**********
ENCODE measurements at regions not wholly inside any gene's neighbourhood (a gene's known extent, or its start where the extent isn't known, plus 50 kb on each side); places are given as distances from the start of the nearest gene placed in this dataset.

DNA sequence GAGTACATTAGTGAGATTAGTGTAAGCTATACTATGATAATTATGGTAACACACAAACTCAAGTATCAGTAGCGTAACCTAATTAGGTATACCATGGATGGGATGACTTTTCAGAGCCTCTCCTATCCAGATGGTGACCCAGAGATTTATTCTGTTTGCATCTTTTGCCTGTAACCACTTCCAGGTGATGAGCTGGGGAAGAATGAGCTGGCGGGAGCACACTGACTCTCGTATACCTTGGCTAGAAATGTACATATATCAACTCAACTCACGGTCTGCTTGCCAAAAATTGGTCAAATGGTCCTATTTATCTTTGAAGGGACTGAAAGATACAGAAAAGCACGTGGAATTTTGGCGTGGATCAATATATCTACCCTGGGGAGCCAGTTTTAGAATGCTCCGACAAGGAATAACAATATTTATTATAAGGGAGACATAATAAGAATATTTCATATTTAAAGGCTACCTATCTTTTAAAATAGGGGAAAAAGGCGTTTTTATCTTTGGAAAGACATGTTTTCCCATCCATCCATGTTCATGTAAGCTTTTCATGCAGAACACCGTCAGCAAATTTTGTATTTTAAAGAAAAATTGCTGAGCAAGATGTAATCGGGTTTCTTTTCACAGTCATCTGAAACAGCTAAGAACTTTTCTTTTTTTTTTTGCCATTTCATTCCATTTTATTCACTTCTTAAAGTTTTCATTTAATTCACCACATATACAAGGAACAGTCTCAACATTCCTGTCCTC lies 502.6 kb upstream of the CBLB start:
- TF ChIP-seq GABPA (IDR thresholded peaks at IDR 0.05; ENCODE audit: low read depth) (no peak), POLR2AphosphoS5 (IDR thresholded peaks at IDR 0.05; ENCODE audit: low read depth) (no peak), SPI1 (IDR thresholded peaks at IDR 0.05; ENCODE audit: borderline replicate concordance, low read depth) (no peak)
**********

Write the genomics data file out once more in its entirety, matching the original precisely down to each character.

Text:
ENCODE measurements at regions not wholly inside any gene's neighbourhood (a gene's known extent, or its start where the extent isn't known, plus 50 kb on each side); places are given as distances from the start of the nearest gene placed in this dataset.

DNA sequence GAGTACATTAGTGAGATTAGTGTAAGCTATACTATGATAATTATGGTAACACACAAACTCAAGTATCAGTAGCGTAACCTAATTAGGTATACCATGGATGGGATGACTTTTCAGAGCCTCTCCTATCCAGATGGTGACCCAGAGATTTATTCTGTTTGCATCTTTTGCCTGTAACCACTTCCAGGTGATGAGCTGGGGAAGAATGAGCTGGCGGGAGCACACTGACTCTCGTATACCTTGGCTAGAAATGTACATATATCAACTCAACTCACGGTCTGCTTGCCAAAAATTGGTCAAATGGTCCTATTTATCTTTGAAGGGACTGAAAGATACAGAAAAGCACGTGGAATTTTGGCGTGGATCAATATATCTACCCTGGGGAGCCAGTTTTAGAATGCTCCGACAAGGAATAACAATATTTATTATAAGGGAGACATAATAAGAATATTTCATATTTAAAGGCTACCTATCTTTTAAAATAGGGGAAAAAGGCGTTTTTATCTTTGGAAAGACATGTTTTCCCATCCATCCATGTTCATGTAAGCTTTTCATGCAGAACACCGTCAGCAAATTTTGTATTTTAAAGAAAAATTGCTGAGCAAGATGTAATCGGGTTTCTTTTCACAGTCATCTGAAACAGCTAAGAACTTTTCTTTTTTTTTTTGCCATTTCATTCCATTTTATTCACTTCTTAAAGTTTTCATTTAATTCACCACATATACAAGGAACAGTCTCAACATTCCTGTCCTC lies 502.6 kb upstream of the CBLB start:
- TF ChIP-seq GABPA (IDR thresholded peaks at IDR 0.05; ENCODE audit: low read depth) (no peak), POLR2AphosphoS5 (IDR thresholded peaks at IDR 0.05; ENCODE audit: low read depth) (no peak), SPI1 (IDR thresholded peaks at IDR 0.05; ENCODE audit: borderline replicate concordance, low read depth) (no peak)